As a Civil War reenactor and historian, it is always a challenge to ensure that my clothing and jewelry are as historically accurate as possible, within the confines of 21st-century reproduction capabilities and 21st-century historical prejudices.
As a 21st-century jewelry designer, I am free to use a large variety of materials and techniques to create interesting pieces that challenge my creativity. When I design pieces for use by reenactors of 19th-century events, it becomes very important to research and discover the common materials and jewelry findings that were invented or in use during those time periods. In this blog, I’m going to be discussing tips and hints for those looking to purchase either antiques or period-correct reproductions to wear with a living history outfit. Since my discussion will span a couple centuries from time to time, depending on the topic, some of the information may be of use to reenactors of periods other than Civil War.
As much as I research and study pictures, I’m always learning and discovering new facts that shatter previous beliefs about particular jewelry findings or types. For instance, just last week I discovered that lobster claw clasps weren’t used until the 1970s; for some reason I had assumed that they were used in the 19th century. Therefore, I need to go back and change the clasps on my necklaces because many of them have lobster clasps on them.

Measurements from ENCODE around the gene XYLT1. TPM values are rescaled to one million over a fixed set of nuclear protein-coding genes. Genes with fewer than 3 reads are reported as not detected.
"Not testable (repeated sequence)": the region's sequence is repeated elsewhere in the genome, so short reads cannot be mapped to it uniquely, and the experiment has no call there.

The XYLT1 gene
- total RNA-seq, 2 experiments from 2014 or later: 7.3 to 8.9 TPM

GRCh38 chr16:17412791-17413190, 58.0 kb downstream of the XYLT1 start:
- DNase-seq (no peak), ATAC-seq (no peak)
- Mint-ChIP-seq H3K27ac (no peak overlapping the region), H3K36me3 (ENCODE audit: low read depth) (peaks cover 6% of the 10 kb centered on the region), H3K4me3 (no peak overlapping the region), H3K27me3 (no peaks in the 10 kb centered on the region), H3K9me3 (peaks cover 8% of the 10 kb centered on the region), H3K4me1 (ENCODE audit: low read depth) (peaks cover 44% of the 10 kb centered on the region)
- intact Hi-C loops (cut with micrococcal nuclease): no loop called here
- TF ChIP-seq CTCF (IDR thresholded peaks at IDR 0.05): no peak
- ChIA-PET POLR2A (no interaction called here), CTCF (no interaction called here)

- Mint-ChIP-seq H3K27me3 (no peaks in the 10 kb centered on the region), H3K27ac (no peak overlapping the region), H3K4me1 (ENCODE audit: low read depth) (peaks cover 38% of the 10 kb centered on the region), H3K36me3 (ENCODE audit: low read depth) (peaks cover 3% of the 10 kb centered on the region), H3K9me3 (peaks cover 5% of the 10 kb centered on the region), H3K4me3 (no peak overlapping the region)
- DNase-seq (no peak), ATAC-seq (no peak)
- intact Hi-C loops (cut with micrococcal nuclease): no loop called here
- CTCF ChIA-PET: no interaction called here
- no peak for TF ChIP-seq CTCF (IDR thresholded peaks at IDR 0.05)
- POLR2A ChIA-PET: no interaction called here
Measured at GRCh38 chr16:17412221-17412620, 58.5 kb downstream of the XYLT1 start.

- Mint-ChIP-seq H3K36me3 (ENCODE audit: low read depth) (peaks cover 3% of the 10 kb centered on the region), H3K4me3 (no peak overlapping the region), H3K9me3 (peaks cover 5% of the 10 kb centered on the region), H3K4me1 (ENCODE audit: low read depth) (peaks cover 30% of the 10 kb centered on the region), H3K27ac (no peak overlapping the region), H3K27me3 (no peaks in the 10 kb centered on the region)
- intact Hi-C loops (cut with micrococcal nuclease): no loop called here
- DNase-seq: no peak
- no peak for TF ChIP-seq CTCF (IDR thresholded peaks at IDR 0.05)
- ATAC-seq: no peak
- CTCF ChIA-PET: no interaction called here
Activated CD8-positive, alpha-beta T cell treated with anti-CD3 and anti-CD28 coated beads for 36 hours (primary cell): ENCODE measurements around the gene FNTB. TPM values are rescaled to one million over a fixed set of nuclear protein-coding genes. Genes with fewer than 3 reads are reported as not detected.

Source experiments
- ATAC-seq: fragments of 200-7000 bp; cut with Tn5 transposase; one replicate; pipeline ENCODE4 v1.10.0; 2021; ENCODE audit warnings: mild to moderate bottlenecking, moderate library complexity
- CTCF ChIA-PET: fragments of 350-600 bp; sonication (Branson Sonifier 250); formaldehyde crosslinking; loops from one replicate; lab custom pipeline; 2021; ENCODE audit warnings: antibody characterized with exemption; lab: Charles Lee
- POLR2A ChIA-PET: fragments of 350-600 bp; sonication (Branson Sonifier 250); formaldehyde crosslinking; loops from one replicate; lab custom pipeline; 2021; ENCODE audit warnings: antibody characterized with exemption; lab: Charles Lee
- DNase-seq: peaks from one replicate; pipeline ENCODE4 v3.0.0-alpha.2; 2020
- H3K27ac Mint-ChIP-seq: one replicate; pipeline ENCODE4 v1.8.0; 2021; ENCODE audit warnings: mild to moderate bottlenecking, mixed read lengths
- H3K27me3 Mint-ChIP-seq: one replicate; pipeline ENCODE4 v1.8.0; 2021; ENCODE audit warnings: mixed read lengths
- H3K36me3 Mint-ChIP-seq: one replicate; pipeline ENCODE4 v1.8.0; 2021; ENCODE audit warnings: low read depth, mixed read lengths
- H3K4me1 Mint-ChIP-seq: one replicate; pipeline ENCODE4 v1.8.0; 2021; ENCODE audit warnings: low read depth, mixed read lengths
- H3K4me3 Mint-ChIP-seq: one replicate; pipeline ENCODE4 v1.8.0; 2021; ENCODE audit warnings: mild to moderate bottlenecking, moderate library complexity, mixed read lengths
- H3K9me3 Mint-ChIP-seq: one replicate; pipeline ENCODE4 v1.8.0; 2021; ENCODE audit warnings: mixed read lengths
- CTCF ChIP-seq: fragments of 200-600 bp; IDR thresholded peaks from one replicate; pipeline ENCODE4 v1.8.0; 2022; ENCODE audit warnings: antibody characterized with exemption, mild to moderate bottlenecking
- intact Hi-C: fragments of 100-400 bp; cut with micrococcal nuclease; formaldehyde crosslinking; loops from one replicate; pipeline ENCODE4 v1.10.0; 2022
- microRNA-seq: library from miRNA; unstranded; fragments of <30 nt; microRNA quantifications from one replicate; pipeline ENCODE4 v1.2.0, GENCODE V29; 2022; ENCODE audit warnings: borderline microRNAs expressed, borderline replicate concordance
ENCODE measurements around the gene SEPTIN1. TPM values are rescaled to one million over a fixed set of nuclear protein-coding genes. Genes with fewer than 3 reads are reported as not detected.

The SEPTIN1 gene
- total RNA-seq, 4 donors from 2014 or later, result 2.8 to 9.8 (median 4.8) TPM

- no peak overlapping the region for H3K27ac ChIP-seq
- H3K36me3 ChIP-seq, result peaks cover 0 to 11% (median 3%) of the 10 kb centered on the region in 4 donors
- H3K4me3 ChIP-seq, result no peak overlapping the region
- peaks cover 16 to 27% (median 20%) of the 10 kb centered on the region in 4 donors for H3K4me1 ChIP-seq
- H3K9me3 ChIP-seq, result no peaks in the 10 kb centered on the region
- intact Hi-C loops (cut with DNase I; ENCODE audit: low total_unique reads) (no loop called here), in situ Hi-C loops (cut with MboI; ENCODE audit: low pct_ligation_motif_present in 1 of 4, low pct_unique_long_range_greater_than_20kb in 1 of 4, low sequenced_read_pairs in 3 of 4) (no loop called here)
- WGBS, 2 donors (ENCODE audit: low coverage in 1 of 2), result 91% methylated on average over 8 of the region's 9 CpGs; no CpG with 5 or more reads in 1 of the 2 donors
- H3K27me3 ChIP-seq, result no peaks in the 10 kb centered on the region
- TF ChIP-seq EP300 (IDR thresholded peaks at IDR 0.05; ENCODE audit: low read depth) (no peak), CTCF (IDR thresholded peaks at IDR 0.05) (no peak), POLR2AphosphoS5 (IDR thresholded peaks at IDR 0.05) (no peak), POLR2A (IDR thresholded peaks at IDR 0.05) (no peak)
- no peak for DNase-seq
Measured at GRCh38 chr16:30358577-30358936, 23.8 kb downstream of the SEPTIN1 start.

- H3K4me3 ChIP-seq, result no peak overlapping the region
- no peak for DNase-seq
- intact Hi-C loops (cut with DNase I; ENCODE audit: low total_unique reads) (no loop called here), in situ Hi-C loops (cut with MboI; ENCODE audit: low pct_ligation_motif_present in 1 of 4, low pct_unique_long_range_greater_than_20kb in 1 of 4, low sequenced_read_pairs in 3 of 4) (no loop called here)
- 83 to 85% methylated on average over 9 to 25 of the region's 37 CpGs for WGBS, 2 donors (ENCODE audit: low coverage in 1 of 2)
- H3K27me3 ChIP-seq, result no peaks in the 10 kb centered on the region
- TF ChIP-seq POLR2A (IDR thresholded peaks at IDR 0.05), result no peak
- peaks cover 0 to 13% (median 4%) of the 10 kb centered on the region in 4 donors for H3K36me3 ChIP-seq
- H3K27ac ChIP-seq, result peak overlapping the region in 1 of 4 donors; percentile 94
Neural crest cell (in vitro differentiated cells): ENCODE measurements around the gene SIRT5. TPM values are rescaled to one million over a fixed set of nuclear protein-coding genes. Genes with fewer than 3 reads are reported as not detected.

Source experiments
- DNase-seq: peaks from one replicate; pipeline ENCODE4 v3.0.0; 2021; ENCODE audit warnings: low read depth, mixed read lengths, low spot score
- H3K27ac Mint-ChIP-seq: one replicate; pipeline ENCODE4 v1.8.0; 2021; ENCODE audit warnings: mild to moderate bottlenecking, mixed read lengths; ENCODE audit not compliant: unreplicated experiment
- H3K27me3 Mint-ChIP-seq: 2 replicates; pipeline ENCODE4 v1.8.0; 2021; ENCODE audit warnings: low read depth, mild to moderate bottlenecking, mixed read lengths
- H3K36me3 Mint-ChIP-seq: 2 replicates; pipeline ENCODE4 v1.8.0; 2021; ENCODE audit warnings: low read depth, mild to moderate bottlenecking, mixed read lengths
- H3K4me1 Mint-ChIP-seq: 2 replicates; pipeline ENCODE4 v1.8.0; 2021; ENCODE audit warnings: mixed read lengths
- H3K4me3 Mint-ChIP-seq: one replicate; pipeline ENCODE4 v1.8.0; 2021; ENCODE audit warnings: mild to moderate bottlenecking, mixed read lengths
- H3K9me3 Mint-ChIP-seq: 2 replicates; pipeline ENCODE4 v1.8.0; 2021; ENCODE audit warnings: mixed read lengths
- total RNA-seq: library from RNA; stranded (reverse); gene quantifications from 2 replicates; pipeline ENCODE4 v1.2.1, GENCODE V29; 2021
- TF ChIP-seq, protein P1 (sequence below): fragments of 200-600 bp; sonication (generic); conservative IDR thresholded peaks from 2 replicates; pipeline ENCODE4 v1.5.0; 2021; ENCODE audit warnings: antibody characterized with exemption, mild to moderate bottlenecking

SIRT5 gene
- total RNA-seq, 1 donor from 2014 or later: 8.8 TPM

So what was used instead? Hooks or box clasps were the popular choices throughout the 19th century. There were many variations on this simple theme:
I hope that you will enjoy my blog and that you will visit my Etsy shop Jewels Victoriana from time to time to see my new offerings and examples of Victorian jewelry that I will be talking about here. And if there’s something you’d like me to write about, please let me know.
By the way, the idea for this blog was prompted from frustration I experienced this past weekend at a living history show where I saw a variety of bad jewelry being sold to unsuspecting people. The period covered for the show was supposed to end in 1890, but the cameos that were being sold were blatently representing women from the twentieth century. So, I am hoping to provide an education to those interested in learning about the history of jewelry.
Cheers–Liz Kelley Kerstens